I was full of nervous apprehension this morning. I tried to hide it so the children wouldn’t pick up on the butterflies that were zorbing through my stomach.
I had everything ready the night before, tuna pasta had been made for the kids breakfast, their kit was clean, and their shoes were gleaming.
Today ladies and gentleman was Sports Day.
We arrived at school with the rest of the parent paparazzi, the kids were given a team talk in the car by he who helped create them. None of this garbage about it’s the taking part that counts; we assumed the stance of bad parenting and told our five year old children to get their heads down, focus and aim for the finish line.
It was in the playground that I realised my first folly; I had left my running spikes at home which was going to give me a severe handicap for the mummy race. I considered missing twin girls first race to go home and retrieve them but he who helped create them felt that may cause tantrums at tea time.
Sprint was first, twin girl launched into action with Linford Christie legs, as she belted across the finish line in first place I broke the sound barrier with my cries of glee. Twin boy was less fortunate when his turn to race came, I take full responsibility, my supportive shouts were clearly a distraction as he turned to find me in the crowd and lost his chance for gold.
Still he recovered well for the egg and spoon race and cool as a cucumber he speed walked over the line declaring “I’m a winner.”
Twin girl went on to retain her pole position in both the space hopper race and skipping. Three races, three wins, can you imagine how much I danced and yelled? Me and he who helped create them are now seriously considering taking her out of school and allowing her to focus on her athletics to try to get a last-minute slot in next years olympics.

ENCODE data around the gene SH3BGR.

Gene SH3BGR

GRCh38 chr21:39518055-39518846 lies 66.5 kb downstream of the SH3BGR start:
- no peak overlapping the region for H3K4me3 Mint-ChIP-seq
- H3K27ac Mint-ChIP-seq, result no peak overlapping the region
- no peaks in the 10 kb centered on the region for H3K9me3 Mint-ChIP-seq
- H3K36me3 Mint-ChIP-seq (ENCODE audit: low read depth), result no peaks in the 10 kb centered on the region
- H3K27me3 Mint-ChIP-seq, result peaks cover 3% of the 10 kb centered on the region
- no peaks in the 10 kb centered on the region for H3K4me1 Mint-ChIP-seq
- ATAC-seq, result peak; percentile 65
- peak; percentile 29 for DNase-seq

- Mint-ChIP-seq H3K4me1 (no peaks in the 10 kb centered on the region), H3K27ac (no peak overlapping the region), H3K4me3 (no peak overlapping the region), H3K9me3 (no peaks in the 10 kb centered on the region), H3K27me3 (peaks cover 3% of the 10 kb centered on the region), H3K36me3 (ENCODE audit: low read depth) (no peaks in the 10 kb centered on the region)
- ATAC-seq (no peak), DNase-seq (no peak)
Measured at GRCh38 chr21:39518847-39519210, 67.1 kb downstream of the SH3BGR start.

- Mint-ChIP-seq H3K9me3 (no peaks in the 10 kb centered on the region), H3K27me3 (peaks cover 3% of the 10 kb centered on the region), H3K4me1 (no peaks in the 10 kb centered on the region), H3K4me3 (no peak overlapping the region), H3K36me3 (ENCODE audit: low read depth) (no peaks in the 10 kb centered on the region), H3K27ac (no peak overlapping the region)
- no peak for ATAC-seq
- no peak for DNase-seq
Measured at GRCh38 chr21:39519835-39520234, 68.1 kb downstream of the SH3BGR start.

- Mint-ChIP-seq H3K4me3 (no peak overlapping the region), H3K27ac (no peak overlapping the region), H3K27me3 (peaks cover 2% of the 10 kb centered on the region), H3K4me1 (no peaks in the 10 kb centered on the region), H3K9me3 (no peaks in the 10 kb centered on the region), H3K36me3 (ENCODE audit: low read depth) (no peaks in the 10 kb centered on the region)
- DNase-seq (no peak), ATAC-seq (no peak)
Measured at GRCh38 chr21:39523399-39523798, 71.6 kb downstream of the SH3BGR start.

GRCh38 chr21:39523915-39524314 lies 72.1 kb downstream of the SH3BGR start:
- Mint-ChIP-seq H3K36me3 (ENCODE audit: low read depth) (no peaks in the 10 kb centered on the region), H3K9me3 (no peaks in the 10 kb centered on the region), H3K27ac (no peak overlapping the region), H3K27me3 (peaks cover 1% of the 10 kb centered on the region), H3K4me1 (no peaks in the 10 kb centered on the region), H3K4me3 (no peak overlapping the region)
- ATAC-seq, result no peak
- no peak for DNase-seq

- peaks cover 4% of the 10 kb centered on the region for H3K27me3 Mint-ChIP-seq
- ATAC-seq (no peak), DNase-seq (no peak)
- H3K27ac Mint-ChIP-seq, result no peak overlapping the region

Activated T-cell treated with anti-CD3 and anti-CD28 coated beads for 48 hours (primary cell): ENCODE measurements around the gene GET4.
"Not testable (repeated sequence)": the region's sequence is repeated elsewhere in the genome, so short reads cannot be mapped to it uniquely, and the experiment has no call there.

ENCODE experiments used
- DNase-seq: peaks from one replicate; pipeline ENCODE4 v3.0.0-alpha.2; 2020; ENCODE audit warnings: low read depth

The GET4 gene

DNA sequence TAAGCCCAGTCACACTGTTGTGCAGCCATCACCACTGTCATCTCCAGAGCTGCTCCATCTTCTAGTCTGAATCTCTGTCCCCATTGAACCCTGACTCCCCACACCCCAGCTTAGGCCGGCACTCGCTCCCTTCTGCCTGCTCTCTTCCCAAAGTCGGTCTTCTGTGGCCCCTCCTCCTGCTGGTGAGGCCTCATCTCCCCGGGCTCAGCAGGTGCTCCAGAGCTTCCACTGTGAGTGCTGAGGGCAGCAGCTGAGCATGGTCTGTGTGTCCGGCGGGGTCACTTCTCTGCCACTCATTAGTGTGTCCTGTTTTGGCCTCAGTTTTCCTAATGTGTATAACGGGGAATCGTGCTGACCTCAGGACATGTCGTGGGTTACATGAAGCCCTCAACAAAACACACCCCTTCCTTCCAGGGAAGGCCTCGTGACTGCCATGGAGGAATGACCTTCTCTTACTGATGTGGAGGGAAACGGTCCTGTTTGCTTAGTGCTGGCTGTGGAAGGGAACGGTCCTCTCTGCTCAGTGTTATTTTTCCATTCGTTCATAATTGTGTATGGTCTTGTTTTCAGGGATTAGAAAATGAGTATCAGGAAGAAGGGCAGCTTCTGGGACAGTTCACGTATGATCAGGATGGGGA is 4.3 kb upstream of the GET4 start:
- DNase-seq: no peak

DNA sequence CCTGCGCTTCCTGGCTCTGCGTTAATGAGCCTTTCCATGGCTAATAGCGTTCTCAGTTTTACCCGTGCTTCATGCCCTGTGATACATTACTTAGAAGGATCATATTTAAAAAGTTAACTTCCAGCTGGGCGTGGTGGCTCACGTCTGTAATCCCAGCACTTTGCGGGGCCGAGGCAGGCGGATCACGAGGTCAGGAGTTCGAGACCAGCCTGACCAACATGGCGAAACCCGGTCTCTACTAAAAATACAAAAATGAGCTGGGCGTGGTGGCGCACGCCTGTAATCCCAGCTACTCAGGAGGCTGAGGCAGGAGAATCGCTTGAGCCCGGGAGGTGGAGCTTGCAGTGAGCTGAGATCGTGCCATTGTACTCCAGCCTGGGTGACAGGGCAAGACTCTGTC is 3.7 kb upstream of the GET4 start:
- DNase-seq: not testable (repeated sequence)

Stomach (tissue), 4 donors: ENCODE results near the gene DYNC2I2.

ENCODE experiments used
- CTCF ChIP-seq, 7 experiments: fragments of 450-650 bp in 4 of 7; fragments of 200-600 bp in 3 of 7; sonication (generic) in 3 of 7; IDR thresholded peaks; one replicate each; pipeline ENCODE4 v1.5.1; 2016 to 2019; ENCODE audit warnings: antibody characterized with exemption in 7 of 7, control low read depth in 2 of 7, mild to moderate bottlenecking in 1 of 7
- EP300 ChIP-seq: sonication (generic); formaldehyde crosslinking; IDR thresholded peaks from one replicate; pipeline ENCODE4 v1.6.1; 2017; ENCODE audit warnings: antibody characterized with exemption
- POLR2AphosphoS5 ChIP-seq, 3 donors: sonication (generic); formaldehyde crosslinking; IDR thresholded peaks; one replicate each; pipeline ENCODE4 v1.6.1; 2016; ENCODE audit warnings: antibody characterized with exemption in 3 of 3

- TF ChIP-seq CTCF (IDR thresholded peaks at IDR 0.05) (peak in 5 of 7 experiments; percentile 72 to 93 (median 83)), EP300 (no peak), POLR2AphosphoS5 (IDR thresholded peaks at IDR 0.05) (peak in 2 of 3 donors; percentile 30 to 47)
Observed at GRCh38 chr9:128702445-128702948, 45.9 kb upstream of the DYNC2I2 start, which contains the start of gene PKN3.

Then the moment I had been waiting for came; the mummy race. He who helped create them set a precedence by claiming silver in the Daddy race.
I approached the start line and started to strip to my pants and vest until one of the other mums pointed out that wasn’t necessary. I crouched into a sprinting start, laughing internally at the fools who were just taking a standing start approach.
The teacher called out GO and I set off with the music from chariots of fire pulsating through my head. Other mums pounded the grass beside me and it seemed we were all neck and neck. I don’t know how but two broke away from me and I watched their backsides mock me as I struggled to retain much-needed ground. Then it was over, I had shamed my family and after a year of practising sprints in the garden I had only managed to claim a bronze medal. Wiping the tears of frustration away I couldn’t even look the twins in the eye as I hurried back to my bench and the disapproving glare of he who helped create them.
To my family of golds and silvers I am one proud mummy, I am sorry for letting you down. Next year I will claim gold and glory will be ours!